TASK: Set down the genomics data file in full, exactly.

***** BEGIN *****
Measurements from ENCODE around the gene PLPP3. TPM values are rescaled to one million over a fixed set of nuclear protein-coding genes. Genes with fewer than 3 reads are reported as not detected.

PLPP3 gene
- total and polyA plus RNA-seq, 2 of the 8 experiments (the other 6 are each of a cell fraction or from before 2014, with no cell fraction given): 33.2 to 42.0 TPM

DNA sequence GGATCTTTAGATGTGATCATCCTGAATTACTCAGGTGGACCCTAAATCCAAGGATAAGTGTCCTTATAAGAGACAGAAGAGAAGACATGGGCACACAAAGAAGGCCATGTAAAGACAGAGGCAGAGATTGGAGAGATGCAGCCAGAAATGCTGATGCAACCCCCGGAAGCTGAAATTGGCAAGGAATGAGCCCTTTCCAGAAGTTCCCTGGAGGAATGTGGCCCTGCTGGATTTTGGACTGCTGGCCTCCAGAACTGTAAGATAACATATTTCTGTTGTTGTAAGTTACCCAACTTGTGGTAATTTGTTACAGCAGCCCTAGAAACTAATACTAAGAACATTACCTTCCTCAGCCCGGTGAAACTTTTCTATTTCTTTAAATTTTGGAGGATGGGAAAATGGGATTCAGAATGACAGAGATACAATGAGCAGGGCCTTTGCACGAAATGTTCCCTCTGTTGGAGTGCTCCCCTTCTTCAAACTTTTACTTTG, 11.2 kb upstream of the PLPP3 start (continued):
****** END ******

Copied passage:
Measurements from ENCODE around the gene PLPP3. TPM values are rescaled to one million over a fixed set of nuclear protein-coding genes. Genes with fewer than 3 reads are reported as not detected.

PLPP3 gene
- total and polyA plus RNA-seq, 2 of the 8 experiments (the other 6 are each of a cell fraction or from before 2014, with no cell fraction given): 33.2 to 42.0 TPM

DNA sequence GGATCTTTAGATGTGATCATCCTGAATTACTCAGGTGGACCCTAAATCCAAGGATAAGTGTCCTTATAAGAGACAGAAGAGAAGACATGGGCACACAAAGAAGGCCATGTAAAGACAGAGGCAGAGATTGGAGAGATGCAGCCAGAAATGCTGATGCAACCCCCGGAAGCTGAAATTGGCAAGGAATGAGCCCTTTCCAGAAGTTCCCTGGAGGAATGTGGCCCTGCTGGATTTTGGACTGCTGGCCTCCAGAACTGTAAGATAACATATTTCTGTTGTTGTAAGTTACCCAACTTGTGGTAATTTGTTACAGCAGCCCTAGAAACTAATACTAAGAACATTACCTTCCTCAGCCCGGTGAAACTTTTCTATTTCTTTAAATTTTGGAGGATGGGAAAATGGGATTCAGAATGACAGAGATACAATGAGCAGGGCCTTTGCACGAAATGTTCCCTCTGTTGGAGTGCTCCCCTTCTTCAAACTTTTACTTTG, 11.2 kb upstream of the PLPP3 start (continued):